21st July, 2021 2:59 pm
Alabama currently ranks last the nation in COVID-19 vaccination rate, with only a third of the state population fully vaccinated and the Delta variant running rampant.
Vaccinations in Alabama have slowed to a near standstill. As of late week, Alabama’s positivity rate ranked among the top five in the nation. Hospitalizations have doubled. The Alabama Department of Public Health resumed its daily updates due to the surge, and all the while, the Delta variant is here, accounting for 85 percent of COVID-19 cases at one Alabama lab.
We asked Dr. Michael Saag, director of the Division of Infectious Disease at UAB, several pressing questions about our current COVID situation, which he considers a major emergency in our state and country.
Below, he discusses Alabama’s vaccination rate, why people remain reluctant to get vaccinated, what people should know about the Delta variant, why there’s nothing political about protecting yourself from a deadly virus and how we are making the same mistakes we did when COVID was peaking by rushing back to normal life.
You say the timing in discussing COVID is critical right now, that we are beginning to see yet another surge, almost exclusively among non-vaccinated people. First of all, before we dive a little deeper into some of this, why is the timing so critical, and what is the message you want to get out to people about this potential surge?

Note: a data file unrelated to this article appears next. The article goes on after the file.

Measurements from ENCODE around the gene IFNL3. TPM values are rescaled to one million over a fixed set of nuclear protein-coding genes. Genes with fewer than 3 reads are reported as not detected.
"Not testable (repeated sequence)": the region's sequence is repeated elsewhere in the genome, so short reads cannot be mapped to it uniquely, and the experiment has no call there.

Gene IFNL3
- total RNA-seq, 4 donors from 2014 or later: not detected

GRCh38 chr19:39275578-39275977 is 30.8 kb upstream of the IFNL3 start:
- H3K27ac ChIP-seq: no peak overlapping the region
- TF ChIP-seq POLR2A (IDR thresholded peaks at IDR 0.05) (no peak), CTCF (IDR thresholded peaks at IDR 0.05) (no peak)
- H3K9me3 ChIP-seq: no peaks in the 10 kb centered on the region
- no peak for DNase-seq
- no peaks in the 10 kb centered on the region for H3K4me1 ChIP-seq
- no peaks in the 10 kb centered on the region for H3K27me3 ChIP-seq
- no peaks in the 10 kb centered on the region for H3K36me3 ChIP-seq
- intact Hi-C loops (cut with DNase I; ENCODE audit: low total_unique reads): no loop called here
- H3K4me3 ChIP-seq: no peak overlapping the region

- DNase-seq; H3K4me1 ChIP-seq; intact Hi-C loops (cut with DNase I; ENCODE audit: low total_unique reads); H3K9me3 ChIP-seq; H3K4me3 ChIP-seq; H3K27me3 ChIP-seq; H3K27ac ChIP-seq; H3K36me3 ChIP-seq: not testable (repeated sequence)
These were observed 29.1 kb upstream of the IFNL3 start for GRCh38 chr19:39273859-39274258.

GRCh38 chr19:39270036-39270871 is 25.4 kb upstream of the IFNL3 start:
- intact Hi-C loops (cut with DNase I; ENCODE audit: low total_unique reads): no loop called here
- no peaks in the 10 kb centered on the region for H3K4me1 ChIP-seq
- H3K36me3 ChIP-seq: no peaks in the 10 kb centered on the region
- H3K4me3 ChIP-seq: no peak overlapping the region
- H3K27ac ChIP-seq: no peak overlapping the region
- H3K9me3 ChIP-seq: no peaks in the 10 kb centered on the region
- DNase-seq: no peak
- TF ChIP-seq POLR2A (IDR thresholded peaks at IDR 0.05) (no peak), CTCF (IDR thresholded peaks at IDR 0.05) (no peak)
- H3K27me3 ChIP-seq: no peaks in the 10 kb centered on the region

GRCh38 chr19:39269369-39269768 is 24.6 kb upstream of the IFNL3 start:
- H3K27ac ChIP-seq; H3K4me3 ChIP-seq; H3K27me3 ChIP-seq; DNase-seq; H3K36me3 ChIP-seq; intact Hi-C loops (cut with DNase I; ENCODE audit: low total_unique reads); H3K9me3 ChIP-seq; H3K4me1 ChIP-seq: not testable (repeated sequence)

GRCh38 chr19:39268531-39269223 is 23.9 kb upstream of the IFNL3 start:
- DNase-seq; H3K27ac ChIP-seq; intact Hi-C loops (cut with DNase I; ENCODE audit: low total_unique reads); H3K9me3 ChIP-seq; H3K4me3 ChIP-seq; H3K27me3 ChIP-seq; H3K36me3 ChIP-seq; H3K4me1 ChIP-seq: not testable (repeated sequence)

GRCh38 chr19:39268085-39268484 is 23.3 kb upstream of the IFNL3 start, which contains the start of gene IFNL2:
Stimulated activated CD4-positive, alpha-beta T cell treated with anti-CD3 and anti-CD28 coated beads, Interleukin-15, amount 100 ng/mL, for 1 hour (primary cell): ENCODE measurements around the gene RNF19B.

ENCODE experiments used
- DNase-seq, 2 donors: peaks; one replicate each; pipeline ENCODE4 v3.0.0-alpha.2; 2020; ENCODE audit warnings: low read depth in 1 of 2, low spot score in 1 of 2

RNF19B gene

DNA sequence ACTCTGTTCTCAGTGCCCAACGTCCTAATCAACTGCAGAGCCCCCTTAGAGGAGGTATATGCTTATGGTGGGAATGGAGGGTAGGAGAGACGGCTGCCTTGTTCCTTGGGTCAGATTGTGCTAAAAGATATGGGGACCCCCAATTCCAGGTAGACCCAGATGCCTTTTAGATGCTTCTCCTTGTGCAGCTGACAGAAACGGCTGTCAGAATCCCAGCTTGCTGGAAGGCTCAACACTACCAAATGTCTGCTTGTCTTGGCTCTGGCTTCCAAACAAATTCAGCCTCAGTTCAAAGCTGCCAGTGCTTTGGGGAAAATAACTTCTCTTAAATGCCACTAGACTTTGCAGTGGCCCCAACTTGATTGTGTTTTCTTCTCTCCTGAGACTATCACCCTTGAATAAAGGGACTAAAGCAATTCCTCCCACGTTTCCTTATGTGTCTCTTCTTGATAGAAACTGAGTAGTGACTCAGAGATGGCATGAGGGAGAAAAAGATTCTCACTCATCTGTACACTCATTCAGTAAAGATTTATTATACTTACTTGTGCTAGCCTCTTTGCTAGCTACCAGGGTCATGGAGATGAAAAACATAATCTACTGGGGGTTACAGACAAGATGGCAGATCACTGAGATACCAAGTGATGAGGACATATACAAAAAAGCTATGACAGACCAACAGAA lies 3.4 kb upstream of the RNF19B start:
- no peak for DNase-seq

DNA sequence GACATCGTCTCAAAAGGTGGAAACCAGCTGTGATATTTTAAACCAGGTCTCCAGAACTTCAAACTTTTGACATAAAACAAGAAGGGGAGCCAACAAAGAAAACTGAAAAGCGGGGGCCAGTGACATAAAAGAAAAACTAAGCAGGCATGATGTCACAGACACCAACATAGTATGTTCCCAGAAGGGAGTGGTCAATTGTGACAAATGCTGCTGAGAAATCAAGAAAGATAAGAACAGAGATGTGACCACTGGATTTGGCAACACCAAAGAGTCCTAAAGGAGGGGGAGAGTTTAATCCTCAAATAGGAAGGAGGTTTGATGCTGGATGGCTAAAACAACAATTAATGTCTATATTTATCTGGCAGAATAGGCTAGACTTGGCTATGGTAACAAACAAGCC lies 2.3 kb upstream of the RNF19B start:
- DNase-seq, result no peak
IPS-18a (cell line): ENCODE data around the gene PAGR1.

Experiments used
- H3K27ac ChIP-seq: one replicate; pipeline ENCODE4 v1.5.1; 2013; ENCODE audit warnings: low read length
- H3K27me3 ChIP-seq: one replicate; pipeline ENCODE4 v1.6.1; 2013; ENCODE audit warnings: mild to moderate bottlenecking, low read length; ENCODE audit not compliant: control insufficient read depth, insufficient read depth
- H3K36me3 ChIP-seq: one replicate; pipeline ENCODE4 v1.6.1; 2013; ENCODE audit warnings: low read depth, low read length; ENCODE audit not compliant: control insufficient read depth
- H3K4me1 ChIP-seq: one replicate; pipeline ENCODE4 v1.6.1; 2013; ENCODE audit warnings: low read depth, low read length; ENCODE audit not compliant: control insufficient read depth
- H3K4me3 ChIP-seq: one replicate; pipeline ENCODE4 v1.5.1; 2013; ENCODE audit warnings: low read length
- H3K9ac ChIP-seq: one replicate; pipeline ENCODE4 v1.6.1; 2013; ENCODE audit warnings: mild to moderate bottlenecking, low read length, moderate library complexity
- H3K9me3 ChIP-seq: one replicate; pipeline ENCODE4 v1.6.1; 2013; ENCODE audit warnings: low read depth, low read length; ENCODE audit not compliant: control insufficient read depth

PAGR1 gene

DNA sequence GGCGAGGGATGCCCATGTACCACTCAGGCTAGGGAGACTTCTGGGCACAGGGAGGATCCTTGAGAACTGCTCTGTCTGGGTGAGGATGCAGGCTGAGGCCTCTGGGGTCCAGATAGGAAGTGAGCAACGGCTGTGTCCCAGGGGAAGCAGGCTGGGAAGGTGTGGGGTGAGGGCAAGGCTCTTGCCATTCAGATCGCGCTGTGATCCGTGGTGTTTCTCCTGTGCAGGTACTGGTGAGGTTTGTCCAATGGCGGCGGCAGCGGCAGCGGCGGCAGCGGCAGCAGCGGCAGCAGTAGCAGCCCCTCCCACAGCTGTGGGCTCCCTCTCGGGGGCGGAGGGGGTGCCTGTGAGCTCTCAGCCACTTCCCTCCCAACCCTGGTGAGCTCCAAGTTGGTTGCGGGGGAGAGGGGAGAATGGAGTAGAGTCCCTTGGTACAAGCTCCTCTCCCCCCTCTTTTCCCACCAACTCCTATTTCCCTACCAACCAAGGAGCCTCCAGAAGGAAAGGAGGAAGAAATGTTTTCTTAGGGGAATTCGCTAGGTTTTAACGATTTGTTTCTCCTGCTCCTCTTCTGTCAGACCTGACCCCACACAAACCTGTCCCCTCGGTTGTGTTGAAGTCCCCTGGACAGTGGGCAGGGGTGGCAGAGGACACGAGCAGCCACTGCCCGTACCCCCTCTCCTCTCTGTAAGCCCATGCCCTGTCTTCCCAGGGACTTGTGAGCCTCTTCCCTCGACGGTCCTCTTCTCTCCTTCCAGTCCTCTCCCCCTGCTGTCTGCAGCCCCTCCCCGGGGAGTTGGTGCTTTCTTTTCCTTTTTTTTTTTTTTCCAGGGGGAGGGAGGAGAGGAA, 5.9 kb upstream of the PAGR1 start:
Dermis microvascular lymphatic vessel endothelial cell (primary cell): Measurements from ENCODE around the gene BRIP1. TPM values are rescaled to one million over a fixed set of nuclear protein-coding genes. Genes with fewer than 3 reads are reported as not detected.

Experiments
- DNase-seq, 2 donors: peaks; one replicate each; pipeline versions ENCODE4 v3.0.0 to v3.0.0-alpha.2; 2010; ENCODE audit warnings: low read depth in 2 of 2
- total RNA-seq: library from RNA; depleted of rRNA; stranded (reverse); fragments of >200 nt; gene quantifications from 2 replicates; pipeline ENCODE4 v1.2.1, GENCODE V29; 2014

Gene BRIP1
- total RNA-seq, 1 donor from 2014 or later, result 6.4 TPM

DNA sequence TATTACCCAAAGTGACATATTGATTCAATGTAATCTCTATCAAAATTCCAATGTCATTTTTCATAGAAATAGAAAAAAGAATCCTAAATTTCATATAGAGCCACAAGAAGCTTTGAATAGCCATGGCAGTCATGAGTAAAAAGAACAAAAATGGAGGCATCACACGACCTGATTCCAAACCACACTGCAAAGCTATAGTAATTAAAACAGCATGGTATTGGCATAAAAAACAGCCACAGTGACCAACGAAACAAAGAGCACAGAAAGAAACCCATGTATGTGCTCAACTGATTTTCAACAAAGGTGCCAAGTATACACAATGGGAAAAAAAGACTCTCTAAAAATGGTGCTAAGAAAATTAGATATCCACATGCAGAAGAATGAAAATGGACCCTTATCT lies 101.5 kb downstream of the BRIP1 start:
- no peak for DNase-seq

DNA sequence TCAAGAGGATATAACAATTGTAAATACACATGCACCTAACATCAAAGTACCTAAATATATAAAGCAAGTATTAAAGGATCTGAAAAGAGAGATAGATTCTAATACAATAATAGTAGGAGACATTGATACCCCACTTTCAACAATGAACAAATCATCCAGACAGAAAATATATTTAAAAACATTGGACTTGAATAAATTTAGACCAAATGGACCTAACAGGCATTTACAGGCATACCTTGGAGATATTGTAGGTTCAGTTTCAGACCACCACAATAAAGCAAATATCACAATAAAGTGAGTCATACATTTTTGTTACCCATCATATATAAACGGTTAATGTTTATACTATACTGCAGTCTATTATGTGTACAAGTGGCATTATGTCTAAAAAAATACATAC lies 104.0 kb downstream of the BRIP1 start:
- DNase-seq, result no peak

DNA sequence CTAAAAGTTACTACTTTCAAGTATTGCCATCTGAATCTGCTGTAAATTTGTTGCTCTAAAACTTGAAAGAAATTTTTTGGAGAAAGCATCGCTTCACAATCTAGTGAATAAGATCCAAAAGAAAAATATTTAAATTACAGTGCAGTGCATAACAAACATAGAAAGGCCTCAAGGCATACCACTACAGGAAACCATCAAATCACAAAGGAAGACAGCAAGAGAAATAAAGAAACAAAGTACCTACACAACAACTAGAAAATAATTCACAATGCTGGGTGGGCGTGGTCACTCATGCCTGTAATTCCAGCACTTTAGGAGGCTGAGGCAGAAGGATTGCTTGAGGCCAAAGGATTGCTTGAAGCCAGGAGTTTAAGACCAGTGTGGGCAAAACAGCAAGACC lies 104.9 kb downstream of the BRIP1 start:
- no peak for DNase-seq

Dr. Michael Saag: We’re seeing the consequences of a wide open July 4th holiday weekend. People who are vaccinated appropriately were going around without masks and congregating. But people who are not vaccinated were basically behaving as if this was all over, the COVID experience was done and we can just get on with our life. Meanwhile, the Delta variant had other plans. That’s exactly what happened. We are seeing, as a consequence of the unvaccinated folks congregating without masks and in large groups over that weekend, huge numbers of new cases like we haven’t seen since February and March of last year. And it’s rising exponentially. So now is a time for everyone to hit the pause button and rethink how they individually are responding to this pandemic.
The amount of hospitalizations statewide is up. The number of infections reported is also rising. Alabama hasn’t seen this many COVID-19 hospitalizations reported since March. Why are we trending in this direction?